[Haskell-cafe] Equational Reasoning goes wrong

Jonathan Cast jcast at ou.edu
Sun Jul 22 23:02:10 EDT 2007

It seems to me that the best answer, rather than constraining equational 
reasoning, is to recognize what we're doing.

We start out with a specification for the program we're writing (this could be 
a Haskell script for a previous version of the program, or just a set of 
equations (or other properties) we hope it satisfies).  This specification is 
a predicate on (denotations of) Haskell functions, say S(f).

We then derive an implementation of the program.  This implementation is also 
a predicate, I(f).  By saying we have derived this implementation, we mean 
that S(f) => I(f).  By contrast, the program is correct (our reasoning was 
pointful) iff I(f) => S(f).

This can be guaranteed given the two conditions set forth by John Hughes 
in "The Design of a Pretty-Printing Library", consistency of the 
specification and termination of the implementation.  More precisely, we want 
the two conditions:

(1) There is at least one function f such that S(f).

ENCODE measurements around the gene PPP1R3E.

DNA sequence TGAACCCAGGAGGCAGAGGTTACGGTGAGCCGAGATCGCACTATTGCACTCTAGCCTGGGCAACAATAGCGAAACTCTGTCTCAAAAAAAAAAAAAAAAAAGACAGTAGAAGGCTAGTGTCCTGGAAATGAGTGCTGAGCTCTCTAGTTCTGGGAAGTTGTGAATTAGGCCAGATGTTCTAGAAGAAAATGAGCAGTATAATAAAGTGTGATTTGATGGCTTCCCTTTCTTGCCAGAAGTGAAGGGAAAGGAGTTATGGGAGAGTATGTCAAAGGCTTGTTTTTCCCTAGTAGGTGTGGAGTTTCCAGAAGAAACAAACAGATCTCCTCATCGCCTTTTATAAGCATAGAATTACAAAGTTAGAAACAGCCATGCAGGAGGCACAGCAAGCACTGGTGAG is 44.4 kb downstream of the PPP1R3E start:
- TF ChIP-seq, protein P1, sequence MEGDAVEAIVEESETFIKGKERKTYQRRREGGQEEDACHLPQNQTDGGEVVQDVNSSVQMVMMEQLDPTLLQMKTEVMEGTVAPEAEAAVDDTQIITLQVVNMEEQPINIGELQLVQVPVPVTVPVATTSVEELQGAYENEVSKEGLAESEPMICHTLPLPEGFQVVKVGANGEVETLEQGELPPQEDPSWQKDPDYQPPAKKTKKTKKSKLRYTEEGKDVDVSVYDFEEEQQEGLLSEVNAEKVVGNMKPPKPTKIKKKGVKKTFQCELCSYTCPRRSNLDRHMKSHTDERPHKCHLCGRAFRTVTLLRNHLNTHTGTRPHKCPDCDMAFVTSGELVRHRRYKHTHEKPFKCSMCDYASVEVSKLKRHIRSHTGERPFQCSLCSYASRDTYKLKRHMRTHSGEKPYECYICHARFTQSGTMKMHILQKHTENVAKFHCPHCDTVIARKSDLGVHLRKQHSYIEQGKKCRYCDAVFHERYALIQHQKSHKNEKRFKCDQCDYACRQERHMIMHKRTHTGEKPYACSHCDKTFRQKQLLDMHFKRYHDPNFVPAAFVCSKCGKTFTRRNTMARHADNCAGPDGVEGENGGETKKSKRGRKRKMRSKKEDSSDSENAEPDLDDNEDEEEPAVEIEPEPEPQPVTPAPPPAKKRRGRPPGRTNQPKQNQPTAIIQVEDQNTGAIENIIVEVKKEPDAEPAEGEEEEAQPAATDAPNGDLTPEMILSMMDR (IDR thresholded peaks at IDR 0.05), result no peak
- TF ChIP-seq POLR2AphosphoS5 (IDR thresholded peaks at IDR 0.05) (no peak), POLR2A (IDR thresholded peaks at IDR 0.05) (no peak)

(2) There is at most one function f such that I(f).

Given (2), we know that {f | I(f)} is either a singleton set or the null set.  
In either case, the powerset P({f | I(f)}) = {{}, {f | I(f)}}.  Now, S(f) => 
I(f), so {f | S(f)} subset {f | I(f)}; thus, {f | S(f)} is either {} or {f | 
I(f)}.  If there is at least one f such that S(f), then {f | S(f)} /= {}, so 
{f | S(f)} = {f | I(f)}, or equivalently S(f) = I(f), so I(f) => S(f).

So if our specification is consistent and our implementation is as total as 
possible (which is equivalent to (2)), the derivation/re-factoring/whatever 
we're doing succeeds.  Otherwise we've got either a bad specification or a 
bad implementation, anyway, so we'll need to investigate the issue in greater 

Jonathan Cast

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